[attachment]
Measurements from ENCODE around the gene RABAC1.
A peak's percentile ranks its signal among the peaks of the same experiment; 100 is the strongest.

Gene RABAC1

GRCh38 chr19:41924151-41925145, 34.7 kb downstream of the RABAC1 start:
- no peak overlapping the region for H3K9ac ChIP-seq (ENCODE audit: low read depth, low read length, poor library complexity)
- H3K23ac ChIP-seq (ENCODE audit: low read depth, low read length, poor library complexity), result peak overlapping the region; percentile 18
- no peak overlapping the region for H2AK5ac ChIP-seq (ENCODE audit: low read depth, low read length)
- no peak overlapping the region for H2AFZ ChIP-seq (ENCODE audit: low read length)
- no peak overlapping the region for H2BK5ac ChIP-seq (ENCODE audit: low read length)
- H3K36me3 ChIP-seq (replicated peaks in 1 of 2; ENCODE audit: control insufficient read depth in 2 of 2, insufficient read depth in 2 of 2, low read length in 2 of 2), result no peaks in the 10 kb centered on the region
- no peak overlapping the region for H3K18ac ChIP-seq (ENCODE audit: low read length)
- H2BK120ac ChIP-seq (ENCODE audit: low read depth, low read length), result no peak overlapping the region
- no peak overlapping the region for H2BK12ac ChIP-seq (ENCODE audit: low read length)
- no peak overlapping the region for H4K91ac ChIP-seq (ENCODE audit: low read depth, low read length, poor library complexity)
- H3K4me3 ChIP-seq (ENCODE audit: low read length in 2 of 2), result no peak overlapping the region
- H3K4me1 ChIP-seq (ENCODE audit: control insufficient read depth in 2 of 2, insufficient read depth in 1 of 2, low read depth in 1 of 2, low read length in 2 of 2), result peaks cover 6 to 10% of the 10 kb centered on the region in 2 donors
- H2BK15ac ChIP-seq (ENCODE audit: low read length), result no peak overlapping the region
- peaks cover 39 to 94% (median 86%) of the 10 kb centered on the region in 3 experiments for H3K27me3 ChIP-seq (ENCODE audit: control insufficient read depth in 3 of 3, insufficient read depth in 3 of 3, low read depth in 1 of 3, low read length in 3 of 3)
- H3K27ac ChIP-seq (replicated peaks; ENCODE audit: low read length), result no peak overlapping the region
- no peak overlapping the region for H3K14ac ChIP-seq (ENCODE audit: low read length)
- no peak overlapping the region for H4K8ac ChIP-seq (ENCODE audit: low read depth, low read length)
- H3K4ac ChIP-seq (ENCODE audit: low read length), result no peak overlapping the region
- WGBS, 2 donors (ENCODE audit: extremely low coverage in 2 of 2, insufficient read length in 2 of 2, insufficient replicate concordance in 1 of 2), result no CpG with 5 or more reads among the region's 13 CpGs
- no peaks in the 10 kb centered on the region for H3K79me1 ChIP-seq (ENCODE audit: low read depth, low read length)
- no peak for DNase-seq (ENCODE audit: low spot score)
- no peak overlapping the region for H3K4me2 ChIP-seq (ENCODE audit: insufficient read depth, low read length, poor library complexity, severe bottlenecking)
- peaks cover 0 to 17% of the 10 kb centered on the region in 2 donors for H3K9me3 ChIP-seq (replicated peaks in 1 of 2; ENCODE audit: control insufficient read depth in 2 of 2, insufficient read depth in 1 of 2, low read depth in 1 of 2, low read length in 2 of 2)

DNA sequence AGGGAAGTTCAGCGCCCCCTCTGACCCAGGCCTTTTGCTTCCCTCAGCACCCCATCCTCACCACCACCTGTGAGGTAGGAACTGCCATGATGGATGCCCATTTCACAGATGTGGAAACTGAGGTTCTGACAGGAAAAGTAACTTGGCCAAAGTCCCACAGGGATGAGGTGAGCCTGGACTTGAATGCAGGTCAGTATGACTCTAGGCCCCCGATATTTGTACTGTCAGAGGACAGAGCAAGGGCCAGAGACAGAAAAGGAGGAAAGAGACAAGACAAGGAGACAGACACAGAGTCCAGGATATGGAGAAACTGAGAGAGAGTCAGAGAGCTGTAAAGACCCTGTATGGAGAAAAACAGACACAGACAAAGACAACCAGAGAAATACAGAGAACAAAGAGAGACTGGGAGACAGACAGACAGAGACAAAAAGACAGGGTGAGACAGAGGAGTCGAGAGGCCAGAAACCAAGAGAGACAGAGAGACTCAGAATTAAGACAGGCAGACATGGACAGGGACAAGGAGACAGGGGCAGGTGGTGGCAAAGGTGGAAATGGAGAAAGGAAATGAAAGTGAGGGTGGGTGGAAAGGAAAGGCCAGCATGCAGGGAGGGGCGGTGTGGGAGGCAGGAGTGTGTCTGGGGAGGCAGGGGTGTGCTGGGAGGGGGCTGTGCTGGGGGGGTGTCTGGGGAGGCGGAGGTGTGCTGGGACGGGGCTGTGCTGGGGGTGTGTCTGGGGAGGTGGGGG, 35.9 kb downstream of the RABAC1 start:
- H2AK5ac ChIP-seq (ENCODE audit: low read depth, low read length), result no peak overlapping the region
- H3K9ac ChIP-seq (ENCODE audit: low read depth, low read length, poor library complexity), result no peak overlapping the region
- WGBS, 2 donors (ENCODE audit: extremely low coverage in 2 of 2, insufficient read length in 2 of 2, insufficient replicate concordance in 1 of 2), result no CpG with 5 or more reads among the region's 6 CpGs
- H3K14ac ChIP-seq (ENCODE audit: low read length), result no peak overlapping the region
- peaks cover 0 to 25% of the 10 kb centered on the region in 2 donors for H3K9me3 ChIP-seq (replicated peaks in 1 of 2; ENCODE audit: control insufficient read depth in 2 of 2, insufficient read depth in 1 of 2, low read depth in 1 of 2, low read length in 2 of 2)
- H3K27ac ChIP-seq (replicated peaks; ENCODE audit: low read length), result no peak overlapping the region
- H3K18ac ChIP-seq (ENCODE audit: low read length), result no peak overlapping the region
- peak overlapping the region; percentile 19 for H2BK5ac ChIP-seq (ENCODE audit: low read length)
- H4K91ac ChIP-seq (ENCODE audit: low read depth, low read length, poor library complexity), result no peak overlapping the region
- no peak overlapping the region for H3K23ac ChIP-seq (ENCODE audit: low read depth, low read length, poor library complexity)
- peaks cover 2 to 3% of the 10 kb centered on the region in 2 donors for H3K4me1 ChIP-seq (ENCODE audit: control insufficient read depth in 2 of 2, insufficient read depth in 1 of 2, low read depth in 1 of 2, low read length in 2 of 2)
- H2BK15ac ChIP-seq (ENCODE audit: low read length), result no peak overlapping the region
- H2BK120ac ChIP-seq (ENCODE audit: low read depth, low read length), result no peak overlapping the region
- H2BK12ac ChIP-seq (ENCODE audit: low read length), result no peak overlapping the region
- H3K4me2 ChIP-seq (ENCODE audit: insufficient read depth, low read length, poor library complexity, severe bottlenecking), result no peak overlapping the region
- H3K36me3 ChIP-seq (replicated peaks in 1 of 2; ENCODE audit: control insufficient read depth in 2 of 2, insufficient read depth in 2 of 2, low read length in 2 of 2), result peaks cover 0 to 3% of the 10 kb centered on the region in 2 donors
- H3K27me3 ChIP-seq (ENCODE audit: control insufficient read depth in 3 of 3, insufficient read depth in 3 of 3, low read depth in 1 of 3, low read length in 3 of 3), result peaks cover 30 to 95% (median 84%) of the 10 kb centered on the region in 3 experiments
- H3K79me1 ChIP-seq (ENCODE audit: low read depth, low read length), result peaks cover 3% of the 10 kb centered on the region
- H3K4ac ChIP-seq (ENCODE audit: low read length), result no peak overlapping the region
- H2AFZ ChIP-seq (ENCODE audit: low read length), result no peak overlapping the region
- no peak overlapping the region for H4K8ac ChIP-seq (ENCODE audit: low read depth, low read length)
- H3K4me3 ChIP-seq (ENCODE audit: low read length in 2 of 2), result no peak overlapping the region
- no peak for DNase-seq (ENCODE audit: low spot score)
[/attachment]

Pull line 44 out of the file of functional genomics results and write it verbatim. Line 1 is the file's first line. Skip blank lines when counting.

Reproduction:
- H3K36me3 ChIP-seq (replicated peaks in 1 of 2; ENCODE audit: control insufficient read depth in 2 of 2, insufficient read depth in 2 of 2, low read length in 2 of 2), result peaks cover 0 to 3% of the 10 kb centered on the region in 2 donors